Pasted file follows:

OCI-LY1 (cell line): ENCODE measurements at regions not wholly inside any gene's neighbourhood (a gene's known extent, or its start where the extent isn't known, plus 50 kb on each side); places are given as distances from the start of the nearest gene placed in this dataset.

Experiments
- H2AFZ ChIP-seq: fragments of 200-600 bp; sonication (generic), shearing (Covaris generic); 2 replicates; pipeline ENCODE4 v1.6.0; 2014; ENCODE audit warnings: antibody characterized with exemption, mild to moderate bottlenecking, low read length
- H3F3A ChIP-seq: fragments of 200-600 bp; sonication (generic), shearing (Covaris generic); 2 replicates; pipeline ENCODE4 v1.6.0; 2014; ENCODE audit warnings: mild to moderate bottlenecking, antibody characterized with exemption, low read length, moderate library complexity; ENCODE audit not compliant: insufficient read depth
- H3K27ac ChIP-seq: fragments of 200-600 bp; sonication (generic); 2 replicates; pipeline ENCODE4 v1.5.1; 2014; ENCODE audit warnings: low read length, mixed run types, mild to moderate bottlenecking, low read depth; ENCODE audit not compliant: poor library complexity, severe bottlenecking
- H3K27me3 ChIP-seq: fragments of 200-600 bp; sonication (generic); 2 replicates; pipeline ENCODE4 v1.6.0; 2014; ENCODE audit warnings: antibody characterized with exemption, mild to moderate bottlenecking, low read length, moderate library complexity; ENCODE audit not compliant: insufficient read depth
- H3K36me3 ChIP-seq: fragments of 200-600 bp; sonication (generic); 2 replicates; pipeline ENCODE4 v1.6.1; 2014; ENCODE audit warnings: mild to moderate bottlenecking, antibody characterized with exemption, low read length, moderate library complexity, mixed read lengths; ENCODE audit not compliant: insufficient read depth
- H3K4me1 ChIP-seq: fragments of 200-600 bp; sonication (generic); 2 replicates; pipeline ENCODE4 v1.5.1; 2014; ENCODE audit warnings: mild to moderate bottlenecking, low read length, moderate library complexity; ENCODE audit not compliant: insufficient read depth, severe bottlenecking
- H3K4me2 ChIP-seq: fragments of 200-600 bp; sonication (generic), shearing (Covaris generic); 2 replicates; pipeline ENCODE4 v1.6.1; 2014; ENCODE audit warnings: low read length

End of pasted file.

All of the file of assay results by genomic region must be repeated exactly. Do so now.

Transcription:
OCI-LY1 (cell line): ENCODE measurements at regions not wholly inside any gene's neighbourhood (a gene's known extent, or its start where the extent isn't known, plus 50 kb on each side); places are given as distances from the start of the nearest gene placed in this dataset.

Experiments
- H2AFZ ChIP-seq: fragments of 200-600 bp; sonication (generic), shearing (Covaris generic); 2 replicates; pipeline ENCODE4 v1.6.0; 2014; ENCODE audit warnings: antibody characterized with exemption, mild to moderate bottlenecking, low read length
- H3F3A ChIP-seq: fragments of 200-600 bp; sonication (generic), shearing (Covaris generic); 2 replicates; pipeline ENCODE4 v1.6.0; 2014; ENCODE audit warnings: mild to moderate bottlenecking, antibody characterized with exemption, low read length, moderate library complexity; ENCODE audit not compliant: insufficient read depth
- H3K27ac ChIP-seq: fragments of 200-600 bp; sonication (generic); 2 replicates; pipeline ENCODE4 v1.5.1; 2014; ENCODE audit warnings: low read length, mixed run types, mild to moderate bottlenecking, low read depth; ENCODE audit not compliant: poor library complexity, severe bottlenecking
- H3K27me3 ChIP-seq: fragments of 200-600 bp; sonication (generic); 2 replicates; pipeline ENCODE4 v1.6.0; 2014; ENCODE audit warnings: antibody characterized with exemption, mild to moderate bottlenecking, low read length, moderate library complexity; ENCODE audit not compliant: insufficient read depth
- H3K36me3 ChIP-seq: fragments of 200-600 bp; sonication (generic); 2 replicates; pipeline ENCODE4 v1.6.1; 2014; ENCODE audit warnings: mild to moderate bottlenecking, antibody characterized with exemption, low read length, moderate library complexity, mixed read lengths; ENCODE audit not compliant: insufficient read depth
- H3K4me1 ChIP-seq: fragments of 200-600 bp; sonication (generic); 2 replicates; pipeline ENCODE4 v1.5.1; 2014; ENCODE audit warnings: mild to moderate bottlenecking, low read length, moderate library complexity; ENCODE audit not compliant: insufficient read depth, severe bottlenecking
- H3K4me2 ChIP-seq: fragments of 200-600 bp; sonication (generic), shearing (Covaris generic); 2 replicates; pipeline ENCODE4 v1.6.1; 2014; ENCODE audit warnings: low read length